Luminaries in the Canadian Art Scene

September 24th 2010 – January 2nd 2011

Curated by Christian Bernard Singer






Click here for the Magazine of the Glass Art Association of Canada coverage of this exhibition.

Click here for the exhibition brochure.

Click here to watch a video of this exhibition

Click here for The Kitchener-Waterloo Record‘s coverage of this exhibition.

Click here for the Glass Factor catalogue.

Most glass artists first experience the medium by learning how to centre the glass on a blowpipe and blowing that first bubble. It is akin to learning how to centre a ball of clay on the wheel and pulling that first successful vessel. Not only do both require a mastering of skills that date back thousands of years but they must eventually find ways to make the medium their own.

The creation and manufacture of glass objects throughout history has required invention, discovery, and development of numerous techniques and processes dictated by desire, intent, or necessity. These include blowing, casting, slumping, cutting, grinding, polishing, and engraving. There are many more we know about and yet many more we have yet to discover. However, it is important to note that the material itself comes out of the technological appropriation from the worlds of ceramics and metals – unabashed pilfering in fact – it is like ceramics without the clay where the glaze is its own supporting body.

This exhibition shares in a part of this continuous creative journey by some of Canada’s best and most interesting pioneering glass artists working today. The works in this exhibition represent a stunning array of technical and aesthetic approaches to working with glass from such hot processes as blowing, hot-forming, slumping, and various casting methods to cold-working processes such as cutting, grinding, tumbling, etching, and assemblage. Many of the works also incorporate other materials and practices such as metals, bronze and aluminium casting, stone, multimedia, digital media, and installation.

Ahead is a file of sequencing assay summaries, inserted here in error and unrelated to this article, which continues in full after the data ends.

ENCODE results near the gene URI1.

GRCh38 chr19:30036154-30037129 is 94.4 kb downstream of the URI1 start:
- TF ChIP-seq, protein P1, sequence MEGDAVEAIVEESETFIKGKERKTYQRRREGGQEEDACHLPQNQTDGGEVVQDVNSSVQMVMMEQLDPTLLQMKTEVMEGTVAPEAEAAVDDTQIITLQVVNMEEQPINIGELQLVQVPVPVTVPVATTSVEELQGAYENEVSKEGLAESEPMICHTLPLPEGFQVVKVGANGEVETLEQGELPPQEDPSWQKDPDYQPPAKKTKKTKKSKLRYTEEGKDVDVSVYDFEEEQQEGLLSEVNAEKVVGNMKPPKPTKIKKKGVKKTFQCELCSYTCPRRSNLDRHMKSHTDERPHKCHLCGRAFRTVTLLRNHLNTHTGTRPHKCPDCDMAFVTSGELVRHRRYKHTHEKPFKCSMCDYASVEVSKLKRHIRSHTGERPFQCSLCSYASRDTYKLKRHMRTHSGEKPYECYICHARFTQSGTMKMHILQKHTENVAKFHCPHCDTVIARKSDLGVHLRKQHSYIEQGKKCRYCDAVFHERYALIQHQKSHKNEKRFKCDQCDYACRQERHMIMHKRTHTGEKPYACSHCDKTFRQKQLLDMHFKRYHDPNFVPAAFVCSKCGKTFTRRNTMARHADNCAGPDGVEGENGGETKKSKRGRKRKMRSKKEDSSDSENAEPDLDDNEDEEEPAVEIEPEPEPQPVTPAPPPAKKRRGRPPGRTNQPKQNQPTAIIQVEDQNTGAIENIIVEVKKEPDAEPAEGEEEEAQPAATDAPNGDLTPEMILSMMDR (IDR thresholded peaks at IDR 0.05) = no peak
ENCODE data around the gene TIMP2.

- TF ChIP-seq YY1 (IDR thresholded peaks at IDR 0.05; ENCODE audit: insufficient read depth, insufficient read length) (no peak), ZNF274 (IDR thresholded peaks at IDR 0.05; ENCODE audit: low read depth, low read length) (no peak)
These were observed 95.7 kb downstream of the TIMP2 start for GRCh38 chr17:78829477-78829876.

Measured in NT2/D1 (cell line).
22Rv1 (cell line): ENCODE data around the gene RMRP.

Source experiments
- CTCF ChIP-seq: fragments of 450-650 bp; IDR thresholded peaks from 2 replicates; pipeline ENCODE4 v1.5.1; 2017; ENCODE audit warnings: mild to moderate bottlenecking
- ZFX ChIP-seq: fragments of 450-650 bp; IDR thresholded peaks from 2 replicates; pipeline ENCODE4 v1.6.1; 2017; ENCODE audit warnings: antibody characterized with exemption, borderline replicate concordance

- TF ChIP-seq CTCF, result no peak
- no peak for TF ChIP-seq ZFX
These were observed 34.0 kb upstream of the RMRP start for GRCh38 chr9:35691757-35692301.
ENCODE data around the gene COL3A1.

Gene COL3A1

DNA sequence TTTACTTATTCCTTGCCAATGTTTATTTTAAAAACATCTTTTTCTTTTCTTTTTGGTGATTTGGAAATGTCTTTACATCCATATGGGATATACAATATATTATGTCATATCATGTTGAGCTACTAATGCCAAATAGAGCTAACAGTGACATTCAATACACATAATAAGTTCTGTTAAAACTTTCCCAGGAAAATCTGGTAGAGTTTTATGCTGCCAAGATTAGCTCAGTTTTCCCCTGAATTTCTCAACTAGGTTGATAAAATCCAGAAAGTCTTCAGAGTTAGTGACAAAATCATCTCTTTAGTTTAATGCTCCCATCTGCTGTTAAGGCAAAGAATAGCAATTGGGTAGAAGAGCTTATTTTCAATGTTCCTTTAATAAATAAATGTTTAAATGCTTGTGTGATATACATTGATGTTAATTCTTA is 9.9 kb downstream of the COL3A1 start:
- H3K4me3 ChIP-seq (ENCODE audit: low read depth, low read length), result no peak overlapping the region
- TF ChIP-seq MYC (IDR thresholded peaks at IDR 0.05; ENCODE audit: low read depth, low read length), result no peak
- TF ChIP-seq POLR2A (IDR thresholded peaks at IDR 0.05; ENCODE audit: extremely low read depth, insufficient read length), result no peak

The physical essence of glass being composed of quartz silica sand, the medium has a built-in connection to geological time and to the natural world. Therefore, many of the artists in this exhibition instinctively and consciously reference time, place, science, and nature. Although an enduring material, glass is also fragile, precious, and luminous, leading others to explore notions psychological and emotional factors related to the human experience.

GLASS FACTOR: Luminaries in the Canadian Art Glass Scene presents works by Brad Copping, Laura Donefer, Susan Edgerley, Alfred Engerer, Irene Frolic, Catherine Hibbits, David James, Michèle Lapointe, Lou Lynn, Francis Muscat, Susan Rankin, Donald Robertson, John Paul Robinson, Tyler Rock, Karl Schantz, Orest Tataryn, Ione Thorkelsson, and Koen Vanderstukken. Additional works by Daniel Crichton, Lisette Lemieux, Kevin Lockau, Peter Powning, Tim Whiten, and others are also presented thanks to the Canadian Clay and Glass Gallery’s growing Permanent Collection.